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World Bank slashes forecasts for growth and trade

The World Bank now predicts that global GDP growth will now contract by 1.7% in 2009, which means that world output will contract for the first time since the 2nd World War.

 

According to Hans Timmer, Manager, Global Trends in the World Bank’s Development Prospects Group: “Even if global growth turns positive again in 2010, we are not yet out of the woods. We expect that the level of GDP will remain well below potential, and so economic distress will remain acute for the next two years.”

 

Last November, the World Bank forecast a growth of 4.4% in the developing world this year, but this has now been more than halved down to 2.1%. A weak recovery is now expected next year but the pace and timing remain highly uncertain.

The forecast growth for developing countries has been reduced, and countries such as Lesotho, shown here, will be hard hit because of their dependance on trade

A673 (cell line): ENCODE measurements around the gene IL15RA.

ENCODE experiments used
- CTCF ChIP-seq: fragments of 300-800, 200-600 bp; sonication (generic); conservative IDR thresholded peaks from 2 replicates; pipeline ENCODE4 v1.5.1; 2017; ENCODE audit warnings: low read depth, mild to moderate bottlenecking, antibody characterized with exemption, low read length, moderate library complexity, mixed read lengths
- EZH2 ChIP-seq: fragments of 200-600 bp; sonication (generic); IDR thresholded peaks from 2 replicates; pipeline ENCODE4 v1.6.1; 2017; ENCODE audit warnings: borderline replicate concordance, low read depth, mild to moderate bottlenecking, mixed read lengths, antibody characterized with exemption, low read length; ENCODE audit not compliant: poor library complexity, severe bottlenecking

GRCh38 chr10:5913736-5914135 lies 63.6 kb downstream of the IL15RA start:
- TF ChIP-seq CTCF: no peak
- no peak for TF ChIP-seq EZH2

The forecast growth for developing countries has been reduced, and countries such as Lesotho, shown here, will be hard hit because of their dependance on trade

 

 

The World Bank notes that the crisis was preceded by eight years of extraordinary growth in developing countries which was supported by double-digit growth in investments, pointing out that investments have now been especially hard hit by the tough financial conditions. As industrial production has declined a sharp fall in commodity prices has followed, with oil prices down more than 50% and non-oil commodity prices showing a 40% fall.

 

The World Bank also now expects a 6.1% contraction in the volume of world trade in goods and services this year, and notes that the value of world trade will collapse much more because of the fall in commodity prices.

 

All this has had serious repercussions on developing countries as government revenues have been hit hard. In countries such as Lesotho, Swaziland and Cote d’Ivoire, for example, between 40% and 50% of fiscal revenues come from trade.

 

Finally, the World Bank forecasts that world GDP growth is likely to increase by 2.3% in 2010, although there are still significant downside risks.

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Posted in Development, GDP, International, Investment, Low-income countries, recession, World Bank, World Trade

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